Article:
As of May 1, the University of Cincinnati is a tobacco-free campus. The consequences of the ban, however, are still unclear. Students caught smoking on campus will be punished “under the student code of conduct” according to a statement from the university.
When asked about more specific consequences, Dean of Students Juan Guardia said that it was unclear to him how it would be enforced.
The two main methods of punishment discussed have been fines and suspensions. However, there are “no plans to fine or suspend students” at this time, according to an email obtained by The News Record from Tobacco Free UC to a former student.
“At this point, our goal is to educate and inform the university about the new policy and direct them to tobacco cessation resources, if interested,” reads the email. “We will continue to evaluate over time and adjust as necessary.”
While only 2 percent of the student population smokes on a daily basis, according to statistics provided by the Student Wellness Center, the university had 44,338 students enrolled in 2016-2017. Therefore, the ban still affects approximately 887 students who smoke cigarettes on a daily basis.
In addition, 0.4 percent daily use E-cigarettes, 0.4 percent use hookah, 0.1 percent smoke cigars, cigarillos, or clove cigarettes, and 1.5 percent use smokeless tobacco (dip), making up an additional 2.4 percent (1,064 students) for a grand total of 1951 students, or 4.4 percent of the student body, who use tobacco products daily.
Currently, the university has limited cessation programs. The university has a “Win by Quitting” program hosted by the UC Barrett Cancer Center. The program has been featured in a previous article in TNR. However, most students interviewed had never heard of the program, and the center is on the medical campus.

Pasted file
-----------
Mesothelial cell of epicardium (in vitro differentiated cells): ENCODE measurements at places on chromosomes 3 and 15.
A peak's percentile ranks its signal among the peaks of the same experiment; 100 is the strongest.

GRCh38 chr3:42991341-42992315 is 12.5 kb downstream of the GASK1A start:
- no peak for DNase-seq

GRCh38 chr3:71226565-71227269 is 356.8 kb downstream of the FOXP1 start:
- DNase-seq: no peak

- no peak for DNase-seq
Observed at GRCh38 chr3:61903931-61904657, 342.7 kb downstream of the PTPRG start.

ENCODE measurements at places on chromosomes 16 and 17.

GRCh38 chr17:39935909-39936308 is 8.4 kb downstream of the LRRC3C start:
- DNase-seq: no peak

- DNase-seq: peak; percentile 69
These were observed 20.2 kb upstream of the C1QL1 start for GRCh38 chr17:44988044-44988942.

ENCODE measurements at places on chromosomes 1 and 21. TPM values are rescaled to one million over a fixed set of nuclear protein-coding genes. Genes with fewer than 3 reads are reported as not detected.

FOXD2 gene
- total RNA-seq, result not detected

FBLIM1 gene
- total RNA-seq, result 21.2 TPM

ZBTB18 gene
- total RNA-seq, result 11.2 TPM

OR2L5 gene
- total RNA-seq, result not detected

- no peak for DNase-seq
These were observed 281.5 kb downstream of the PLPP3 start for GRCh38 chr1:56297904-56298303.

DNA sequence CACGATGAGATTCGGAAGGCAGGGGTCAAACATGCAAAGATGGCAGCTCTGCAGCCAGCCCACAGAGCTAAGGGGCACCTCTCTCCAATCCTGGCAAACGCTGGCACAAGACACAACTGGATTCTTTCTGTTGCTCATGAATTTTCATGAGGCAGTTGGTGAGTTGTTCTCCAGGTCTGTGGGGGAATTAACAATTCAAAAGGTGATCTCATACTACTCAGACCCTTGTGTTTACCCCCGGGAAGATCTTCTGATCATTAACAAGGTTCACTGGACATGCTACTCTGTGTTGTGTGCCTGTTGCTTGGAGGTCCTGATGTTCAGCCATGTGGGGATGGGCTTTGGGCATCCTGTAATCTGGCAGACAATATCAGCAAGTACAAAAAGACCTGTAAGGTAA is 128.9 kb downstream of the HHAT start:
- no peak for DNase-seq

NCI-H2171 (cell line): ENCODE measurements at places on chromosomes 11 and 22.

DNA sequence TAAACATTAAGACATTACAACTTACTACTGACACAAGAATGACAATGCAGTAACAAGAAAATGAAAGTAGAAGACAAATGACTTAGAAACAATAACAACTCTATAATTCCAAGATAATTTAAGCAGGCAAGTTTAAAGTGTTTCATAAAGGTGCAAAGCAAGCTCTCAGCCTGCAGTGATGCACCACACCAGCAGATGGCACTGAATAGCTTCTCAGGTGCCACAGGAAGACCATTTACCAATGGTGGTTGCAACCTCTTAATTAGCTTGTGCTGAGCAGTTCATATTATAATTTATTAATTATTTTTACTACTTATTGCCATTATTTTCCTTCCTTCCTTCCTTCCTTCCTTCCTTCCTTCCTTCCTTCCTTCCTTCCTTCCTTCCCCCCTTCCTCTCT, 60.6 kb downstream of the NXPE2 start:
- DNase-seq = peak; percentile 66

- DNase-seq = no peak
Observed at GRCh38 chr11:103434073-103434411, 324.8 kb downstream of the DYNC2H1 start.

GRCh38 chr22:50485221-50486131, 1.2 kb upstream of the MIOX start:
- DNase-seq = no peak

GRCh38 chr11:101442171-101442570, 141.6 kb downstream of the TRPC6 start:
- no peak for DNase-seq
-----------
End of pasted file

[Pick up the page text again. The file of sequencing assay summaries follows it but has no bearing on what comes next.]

Not all students agree with the ban.
“It’s a right that people have that you shouldn’t take away from them,” said first-year astrophysics student Maurice Reed. “I don’t smoke personally, so it doesn’t affect me, but I don’t agree with it.”
Some students are fine with the restriction, however.
“It feels like a step towards creating a healthier campus,” said third-year diatetics student Elora Keaffler. “I’m an ex-smoker myself. Sure, it limits our freedoms, but I’m okay with it.”
Making campus tobacco-free might have unintended consequences for service staff, said professor-educator of English Michael Hennessey.
“That's a decision for individuals to make, and I'm worried about some criticisms I've heard expressed about how the program will affect community members outside of faculty and the student body,” said Hennessey.
“[This includes] maintenance staff, food service workers, etc. who get timed breaks, and who'd need to, if I understand correctly, get all the way off of campus to have a smoke, then get all the way back. I've also heard that they're not allowed to smoke in their cars either. So, while I think it's a smart idea to offer resources to encourage UC community members to quit smoking, and agree that it has wide benefits for all of us on campus, I do worry about it being somewhat classist in its enforcement and implications.”